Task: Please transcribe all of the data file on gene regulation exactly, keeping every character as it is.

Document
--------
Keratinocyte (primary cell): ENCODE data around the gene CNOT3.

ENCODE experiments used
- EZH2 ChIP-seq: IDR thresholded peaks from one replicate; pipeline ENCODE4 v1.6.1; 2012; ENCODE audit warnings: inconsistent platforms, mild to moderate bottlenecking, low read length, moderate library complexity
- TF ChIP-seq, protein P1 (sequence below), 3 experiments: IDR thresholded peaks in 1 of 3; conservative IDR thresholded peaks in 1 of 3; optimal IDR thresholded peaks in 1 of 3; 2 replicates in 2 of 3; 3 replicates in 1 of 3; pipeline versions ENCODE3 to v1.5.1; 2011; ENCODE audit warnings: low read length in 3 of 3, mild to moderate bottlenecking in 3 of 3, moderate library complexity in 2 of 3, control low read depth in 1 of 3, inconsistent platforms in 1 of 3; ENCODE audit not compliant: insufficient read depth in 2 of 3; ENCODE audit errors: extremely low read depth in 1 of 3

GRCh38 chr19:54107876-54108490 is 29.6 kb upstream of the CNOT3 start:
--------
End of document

Keratinocyte (primary cell): ENCODE data around the gene CNOT3.

ENCODE experiments used
- EZH2 ChIP-seq: IDR thresholded peaks from one replicate; pipeline ENCODE4 v1.6.1; 2012; ENCODE audit warnings: inconsistent platforms, mild to moderate bottlenecking, low read length, moderate library complexity
- TF ChIP-seq, protein P1 (sequence below), 3 experiments: IDR thresholded peaks in 1 of 3; conservative IDR thresholded peaks in 1 of 3; optimal IDR thresholded peaks in 1 of 3; 2 replicates in 2 of 3; 3 replicates in 1 of 3; pipeline versions ENCODE3 to v1.5.1; 2011; ENCODE audit warnings: low read length in 3 of 3, mild to moderate bottlenecking in 3 of 3, moderate library complexity in 2 of 3, control low read depth in 1 of 3, inconsistent platforms in 1 of 3; ENCODE audit not compliant: insufficient read depth in 2 of 3; ENCODE audit errors: extremely low read depth in 1 of 3

GRCh38 chr19:54107876-54108490 is 29.6 kb upstream of the CNOT3 start: